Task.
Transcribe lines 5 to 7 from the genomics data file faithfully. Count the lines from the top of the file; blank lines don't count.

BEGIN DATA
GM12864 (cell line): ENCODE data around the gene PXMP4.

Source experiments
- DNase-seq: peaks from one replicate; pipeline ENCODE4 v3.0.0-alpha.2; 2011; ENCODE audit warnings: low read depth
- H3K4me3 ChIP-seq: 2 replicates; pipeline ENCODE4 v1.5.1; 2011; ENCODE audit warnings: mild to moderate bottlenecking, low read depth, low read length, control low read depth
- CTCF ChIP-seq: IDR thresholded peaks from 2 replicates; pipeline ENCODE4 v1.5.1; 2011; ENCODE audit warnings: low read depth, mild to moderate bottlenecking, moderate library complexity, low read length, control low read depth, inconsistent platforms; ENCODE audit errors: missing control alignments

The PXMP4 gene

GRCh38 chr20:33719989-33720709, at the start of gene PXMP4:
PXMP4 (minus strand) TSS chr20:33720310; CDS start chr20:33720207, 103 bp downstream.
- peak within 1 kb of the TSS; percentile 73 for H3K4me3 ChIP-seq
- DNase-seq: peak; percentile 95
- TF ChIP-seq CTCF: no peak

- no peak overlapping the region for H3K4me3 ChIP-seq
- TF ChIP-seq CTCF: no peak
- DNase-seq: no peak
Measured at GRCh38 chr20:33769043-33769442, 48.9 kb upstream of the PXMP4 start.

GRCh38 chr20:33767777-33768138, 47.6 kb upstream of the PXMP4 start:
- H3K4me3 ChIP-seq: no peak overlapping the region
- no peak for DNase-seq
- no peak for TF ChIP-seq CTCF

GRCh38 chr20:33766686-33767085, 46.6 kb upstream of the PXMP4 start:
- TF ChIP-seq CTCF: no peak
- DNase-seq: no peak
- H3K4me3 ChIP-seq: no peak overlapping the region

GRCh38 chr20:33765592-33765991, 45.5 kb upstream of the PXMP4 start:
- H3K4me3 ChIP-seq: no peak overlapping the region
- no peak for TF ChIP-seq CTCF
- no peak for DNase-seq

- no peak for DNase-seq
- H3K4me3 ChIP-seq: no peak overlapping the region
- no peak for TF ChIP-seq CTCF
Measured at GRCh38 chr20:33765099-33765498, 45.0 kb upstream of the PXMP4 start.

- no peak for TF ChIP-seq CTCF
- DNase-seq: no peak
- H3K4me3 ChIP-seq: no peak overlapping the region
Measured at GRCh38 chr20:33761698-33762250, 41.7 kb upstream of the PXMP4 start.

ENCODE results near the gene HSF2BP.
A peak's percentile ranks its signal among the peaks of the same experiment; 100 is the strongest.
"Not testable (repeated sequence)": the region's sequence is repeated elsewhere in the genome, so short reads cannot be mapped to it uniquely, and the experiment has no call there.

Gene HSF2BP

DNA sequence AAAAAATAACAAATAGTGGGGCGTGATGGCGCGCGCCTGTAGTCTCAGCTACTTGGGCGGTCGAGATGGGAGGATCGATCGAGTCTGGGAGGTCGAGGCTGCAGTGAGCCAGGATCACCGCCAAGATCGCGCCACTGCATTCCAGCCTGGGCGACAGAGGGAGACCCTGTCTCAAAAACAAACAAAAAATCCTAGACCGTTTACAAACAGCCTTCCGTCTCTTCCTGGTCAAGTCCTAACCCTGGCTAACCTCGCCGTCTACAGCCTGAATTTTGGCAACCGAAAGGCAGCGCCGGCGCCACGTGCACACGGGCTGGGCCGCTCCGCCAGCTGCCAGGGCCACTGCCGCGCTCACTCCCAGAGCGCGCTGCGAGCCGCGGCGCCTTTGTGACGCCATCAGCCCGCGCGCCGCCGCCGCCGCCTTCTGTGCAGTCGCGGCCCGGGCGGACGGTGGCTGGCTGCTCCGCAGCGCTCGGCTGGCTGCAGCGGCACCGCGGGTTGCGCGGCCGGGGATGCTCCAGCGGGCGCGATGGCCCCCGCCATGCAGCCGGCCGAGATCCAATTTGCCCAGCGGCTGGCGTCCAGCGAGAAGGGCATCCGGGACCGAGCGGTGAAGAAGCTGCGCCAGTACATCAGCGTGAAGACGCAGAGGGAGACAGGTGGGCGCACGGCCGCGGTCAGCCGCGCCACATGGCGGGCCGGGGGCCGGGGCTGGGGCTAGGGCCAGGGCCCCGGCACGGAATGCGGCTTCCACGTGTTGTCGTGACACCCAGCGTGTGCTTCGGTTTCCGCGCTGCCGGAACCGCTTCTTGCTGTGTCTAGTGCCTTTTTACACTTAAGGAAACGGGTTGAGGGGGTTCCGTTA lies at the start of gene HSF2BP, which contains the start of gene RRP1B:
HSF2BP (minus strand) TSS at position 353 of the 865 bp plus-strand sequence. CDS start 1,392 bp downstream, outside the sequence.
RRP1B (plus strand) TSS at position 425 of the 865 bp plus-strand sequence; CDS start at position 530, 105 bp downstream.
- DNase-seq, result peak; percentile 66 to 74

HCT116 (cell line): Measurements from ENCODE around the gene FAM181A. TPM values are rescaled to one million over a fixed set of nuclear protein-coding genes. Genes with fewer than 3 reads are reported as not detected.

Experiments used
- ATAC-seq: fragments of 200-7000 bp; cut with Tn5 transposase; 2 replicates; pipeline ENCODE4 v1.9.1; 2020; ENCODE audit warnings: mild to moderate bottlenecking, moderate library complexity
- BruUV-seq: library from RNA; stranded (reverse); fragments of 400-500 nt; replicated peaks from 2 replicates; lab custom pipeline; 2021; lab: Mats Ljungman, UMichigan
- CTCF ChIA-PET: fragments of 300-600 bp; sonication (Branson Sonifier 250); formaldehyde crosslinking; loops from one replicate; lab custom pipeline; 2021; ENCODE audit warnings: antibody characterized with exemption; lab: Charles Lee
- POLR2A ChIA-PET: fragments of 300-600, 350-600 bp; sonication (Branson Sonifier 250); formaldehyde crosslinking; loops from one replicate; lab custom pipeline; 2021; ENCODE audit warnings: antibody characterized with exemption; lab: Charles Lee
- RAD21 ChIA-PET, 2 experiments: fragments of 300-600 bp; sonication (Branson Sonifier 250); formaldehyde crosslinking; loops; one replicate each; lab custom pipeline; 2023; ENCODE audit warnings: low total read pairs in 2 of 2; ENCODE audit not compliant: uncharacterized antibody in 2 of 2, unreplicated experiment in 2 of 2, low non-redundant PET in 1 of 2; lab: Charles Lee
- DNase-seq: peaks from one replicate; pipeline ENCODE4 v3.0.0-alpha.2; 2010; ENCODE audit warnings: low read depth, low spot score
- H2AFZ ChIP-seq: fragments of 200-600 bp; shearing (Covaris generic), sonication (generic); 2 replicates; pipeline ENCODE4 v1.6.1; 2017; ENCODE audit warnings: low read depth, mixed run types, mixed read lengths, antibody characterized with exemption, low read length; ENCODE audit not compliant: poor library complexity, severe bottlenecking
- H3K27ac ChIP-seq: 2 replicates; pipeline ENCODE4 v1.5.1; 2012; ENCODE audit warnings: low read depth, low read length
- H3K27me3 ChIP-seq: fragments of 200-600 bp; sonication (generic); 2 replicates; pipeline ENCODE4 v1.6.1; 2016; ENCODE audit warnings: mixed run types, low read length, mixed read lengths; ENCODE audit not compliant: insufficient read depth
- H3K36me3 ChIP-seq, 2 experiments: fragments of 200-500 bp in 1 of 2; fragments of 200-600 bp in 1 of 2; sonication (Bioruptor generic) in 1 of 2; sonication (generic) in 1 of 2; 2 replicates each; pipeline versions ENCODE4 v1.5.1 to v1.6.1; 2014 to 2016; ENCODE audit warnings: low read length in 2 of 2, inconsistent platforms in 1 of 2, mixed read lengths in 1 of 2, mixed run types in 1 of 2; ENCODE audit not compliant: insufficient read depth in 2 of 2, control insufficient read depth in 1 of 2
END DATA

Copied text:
- CTCF ChIP-seq: IDR thresholded peaks from 2 replicates; pipeline ENCODE4 v1.5.1; 2011; ENCODE audit warnings: low read depth, mild to moderate bottlenecking, moderate library complexity, low read length, control low read depth, inconsistent platforms; ENCODE audit errors: missing control alignments

The PXMP4 gene

GRCh38 chr20:33719989-33720709, at the start of gene PXMP4: